Insomnium – One for Sorrow Review

Insomnium // One for Sorrow
Rating: 4.0/5.0 —Finland = Winland
Label: Century Media Records
Websites: |
Release Dates: EU: 17.10.2011 | US: 10.18.2011

Once considered the “other Amorphis” due to the style and sound of their well regarded debut In the Halls of Awaiting, Insomnium have since evolved into one of the premier melo-death units in operation. Along with fellow Fins Omnium Gatherum, they’ve been steadfastly keeping the melo-death banner flying and the style alive and viable. In fact, no one is doing this style better, as One for Sorrow and Omnium Gatherum’s ginormous New World Shadows amply demonstrate. Both albums employ hyper-melodic guitar-work alongside sub-woofer blowing death vocals and both shroud everything with the melancholy and sadness that seems to seep from the very ground of Finland. Over the course of four albums, Insomnium has churned out consistently high quality melo-death of this nature with very few stylistic shifts or changes. This has, at times, made their material feel a bit samey and can give the impression of roaming over well worn ground. While this was never a big issue for me personally, those concerns are still present here as they continue to hone their tried-and-true sound to a razor edge. Insomnium gives you ten new tracks of excellently melodic death that incorporates doom and elements of old Amorphis, classic In Flames, Brave Murder Day era Katatonia and Noumena. While there are no surprises, this is some great, emotionally powerful music and exactly the kind of listening material to stockpile as we head into the cold gloom of winter.

Lead off “Inertia” welcomes you back to the cold, and at times fragile and beautiful sound Insomnium trades in. It begins with haunting, somber guitars and spoken word vocals that both slowly build the tension before blossoming into their typically melancholy death sound. The leads at 2:55 are melodic, mournful and excellently done. Things get more urgent with “Through the Shadows” which sounds exactly like material off New World Shadows and showcases that same style of frilly, trillingly melodic guitar harmonies alongside guttural death vox and clean singing segments. As melodic as it gets, there’s that ever present feeling of sadness and doom that have become the calling cards for Finnish melo-death. Its a great song with top-notch riffing and melodic leads. “Song of the Blackest Bird” keeps the quality flowing with more beautiful harmonies juxtaposed with Amon Amarthy battle riffs and nods to Tales From the Thousand Lakes era Amorphis (check out the harmonies at 2:o2 and the morose soloing beginning at 5:31). “Only One Who Waits” mixes extra aggression with an H.I.M. influence and it works exceedingly well. Other highlights include the surprisingly catchy “Regain the Fire” and the plodding and emotional title track. All the songs are classy and scream quality melo-death. There’s a ton of emotion in the writing and playing and as with prior works, that emotion is sadness and despair. This is music perfectly suited for days spent staring out the window watching the falling snow whilst lost in dark reflections.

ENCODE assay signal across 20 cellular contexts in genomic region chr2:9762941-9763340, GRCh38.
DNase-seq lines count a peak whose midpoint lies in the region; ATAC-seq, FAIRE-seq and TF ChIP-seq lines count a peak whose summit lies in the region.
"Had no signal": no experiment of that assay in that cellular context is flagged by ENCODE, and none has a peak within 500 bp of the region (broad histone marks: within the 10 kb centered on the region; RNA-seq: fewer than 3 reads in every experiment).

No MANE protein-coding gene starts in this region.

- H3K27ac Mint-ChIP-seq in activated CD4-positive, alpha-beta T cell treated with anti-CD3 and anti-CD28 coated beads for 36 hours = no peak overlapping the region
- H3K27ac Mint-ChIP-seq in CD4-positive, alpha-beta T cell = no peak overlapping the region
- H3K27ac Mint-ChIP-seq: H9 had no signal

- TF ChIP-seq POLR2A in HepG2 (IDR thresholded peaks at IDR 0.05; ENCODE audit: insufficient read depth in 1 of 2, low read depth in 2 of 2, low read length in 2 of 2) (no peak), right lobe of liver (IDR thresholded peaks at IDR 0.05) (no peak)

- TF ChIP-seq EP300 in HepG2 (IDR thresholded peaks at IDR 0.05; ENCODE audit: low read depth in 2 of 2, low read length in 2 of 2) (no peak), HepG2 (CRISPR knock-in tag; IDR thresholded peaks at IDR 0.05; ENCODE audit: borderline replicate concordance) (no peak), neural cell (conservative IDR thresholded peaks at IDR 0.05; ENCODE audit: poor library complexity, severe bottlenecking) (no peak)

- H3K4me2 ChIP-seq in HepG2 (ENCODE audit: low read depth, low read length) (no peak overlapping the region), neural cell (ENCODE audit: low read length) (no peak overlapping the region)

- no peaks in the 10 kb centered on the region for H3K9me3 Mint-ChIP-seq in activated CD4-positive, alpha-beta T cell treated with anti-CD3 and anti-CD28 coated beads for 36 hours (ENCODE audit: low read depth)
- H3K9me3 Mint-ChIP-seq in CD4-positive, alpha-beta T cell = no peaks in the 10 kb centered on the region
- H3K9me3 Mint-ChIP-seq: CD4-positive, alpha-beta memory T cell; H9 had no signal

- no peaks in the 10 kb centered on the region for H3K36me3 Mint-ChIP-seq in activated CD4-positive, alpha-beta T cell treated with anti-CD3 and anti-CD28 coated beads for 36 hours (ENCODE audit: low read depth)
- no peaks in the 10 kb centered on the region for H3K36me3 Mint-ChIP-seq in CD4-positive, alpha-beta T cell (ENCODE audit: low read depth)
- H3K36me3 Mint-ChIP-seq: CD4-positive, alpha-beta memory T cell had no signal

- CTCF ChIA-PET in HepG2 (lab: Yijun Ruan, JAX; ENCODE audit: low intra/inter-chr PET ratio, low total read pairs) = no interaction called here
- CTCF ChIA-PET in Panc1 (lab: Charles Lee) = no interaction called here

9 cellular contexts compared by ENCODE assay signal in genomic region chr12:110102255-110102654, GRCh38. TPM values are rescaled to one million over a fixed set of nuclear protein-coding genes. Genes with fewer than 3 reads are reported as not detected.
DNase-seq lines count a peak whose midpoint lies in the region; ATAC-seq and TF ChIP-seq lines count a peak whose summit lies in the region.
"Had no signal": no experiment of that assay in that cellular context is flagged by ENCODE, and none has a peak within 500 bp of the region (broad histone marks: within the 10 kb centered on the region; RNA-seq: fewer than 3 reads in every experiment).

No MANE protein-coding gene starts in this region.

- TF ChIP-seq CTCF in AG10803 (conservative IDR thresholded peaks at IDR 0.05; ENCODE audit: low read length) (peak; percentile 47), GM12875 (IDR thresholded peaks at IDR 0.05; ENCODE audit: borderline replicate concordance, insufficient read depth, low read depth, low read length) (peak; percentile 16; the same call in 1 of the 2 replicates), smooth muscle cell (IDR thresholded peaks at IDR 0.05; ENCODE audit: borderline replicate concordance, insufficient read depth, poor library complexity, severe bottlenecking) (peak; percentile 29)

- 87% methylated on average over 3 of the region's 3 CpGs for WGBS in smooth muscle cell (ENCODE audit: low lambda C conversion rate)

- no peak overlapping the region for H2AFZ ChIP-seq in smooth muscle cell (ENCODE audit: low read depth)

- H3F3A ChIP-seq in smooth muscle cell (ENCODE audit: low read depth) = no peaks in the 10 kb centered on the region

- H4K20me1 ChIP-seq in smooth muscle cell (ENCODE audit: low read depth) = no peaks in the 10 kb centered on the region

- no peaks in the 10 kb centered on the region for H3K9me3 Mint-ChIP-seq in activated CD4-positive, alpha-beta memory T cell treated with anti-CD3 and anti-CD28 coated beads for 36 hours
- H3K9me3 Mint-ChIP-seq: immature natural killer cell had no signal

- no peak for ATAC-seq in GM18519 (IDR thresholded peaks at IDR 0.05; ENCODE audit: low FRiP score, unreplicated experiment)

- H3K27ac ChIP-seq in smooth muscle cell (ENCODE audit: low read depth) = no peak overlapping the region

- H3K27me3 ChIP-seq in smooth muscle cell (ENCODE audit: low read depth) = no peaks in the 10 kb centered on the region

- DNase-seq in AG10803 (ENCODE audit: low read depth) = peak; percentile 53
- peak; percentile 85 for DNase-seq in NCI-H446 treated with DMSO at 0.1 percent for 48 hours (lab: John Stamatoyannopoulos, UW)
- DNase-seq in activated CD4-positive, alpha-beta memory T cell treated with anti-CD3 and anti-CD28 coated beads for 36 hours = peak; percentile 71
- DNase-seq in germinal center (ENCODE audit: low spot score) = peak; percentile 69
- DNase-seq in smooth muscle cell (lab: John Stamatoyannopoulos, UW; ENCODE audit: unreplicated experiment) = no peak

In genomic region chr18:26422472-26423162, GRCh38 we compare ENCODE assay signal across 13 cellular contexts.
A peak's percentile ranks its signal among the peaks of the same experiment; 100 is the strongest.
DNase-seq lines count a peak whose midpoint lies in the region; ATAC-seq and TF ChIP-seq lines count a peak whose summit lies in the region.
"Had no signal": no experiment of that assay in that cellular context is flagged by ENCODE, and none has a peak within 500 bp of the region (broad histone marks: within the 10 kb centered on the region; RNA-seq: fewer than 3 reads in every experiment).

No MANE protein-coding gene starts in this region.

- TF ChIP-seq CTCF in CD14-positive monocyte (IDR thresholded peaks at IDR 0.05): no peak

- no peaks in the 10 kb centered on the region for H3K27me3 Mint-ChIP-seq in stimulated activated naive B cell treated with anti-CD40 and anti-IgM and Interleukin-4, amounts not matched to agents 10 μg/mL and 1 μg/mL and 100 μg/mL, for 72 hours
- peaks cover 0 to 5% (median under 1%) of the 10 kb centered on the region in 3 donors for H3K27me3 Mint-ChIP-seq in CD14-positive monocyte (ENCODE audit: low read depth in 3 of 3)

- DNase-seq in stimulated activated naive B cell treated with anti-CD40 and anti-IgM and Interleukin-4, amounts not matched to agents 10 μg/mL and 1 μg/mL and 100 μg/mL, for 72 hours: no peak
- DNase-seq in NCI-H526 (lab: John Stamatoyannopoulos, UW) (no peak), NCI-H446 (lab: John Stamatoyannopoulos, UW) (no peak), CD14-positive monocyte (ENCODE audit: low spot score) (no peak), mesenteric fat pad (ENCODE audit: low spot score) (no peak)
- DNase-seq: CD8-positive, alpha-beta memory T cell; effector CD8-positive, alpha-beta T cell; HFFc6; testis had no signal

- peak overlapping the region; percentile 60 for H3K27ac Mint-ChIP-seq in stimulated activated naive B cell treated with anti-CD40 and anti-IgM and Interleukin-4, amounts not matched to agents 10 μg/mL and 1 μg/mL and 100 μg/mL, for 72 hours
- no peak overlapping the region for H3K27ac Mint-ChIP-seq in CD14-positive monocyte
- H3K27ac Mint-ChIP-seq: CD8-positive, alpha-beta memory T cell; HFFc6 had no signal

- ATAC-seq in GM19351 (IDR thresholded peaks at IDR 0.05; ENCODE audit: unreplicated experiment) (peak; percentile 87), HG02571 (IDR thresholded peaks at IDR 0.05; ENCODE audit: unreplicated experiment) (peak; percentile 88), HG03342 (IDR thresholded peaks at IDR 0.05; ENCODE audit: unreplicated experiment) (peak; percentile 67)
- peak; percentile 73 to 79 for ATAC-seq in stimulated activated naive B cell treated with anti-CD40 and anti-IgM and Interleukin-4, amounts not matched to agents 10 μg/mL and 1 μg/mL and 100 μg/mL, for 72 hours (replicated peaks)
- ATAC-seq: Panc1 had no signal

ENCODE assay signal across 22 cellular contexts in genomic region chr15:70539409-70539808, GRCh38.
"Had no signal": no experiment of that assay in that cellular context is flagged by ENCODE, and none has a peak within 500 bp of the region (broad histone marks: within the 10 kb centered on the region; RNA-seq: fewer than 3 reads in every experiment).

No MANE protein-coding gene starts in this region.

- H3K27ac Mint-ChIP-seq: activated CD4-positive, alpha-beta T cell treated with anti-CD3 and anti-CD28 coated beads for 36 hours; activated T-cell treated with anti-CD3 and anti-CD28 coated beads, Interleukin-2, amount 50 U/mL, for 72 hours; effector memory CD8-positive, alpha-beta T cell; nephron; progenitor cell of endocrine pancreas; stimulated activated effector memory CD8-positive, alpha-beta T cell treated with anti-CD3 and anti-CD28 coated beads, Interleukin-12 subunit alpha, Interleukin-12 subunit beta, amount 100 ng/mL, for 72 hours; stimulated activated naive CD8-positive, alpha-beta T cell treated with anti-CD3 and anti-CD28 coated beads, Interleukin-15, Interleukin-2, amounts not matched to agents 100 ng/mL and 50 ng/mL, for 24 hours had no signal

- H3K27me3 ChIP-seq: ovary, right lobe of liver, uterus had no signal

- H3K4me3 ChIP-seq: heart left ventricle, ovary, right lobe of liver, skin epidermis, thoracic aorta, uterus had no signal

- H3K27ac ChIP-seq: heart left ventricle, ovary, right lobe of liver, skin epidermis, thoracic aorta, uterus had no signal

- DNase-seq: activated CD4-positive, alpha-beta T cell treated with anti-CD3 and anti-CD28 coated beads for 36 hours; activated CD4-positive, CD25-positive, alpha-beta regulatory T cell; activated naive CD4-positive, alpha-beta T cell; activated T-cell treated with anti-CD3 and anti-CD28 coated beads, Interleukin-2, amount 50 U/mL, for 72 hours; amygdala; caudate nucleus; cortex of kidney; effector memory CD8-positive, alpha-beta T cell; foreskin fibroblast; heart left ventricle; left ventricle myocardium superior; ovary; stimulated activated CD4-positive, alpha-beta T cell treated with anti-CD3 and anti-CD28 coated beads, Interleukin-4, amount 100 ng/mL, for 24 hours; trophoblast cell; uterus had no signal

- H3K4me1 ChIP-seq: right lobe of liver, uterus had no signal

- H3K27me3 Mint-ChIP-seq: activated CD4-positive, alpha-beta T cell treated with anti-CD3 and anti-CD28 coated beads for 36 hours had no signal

As far as musical performance, 90% of the success and appeal of Insomnium depends on the ability of Ville Friman and Ville Vanni to craft a host of memorably melodic riffs and solos. They accomplish that mission admirable and One for Sorrow is relplete with hooks and winning guitar riffery. Every song has its share and the album has a nice ebb and flow from faster to slower, more doomy material. There’s enough shifts in tempos to keep things interesting and more than enough atmosphere. Niilo Sevanen’s death roar is well done and always sounds great laid over the melody lines. His clean singing isn’t the best ever but it adequate and doesn’t hinder the material. The production is exceptional but not too clean or polished. The instruments are clear, the guitars sound great and the vocals are mixed in perfectly.

While I’ve enjoyed every Insomnium album, I admit to being a little underwhelmed by 2009’s Across the Dark (as was AMG). One for Sorrow is a solid step forward and in my opinion, a superior album. It may not redefine what they’ve been doing or offer something new but it’s them at their best and that’s enough for me. If you liked their prior platters or Omnium Gatherum’s New World Shadows, buy this with confidence. Then, get thee to a window and await the impending snowfalls. Winter is coming.

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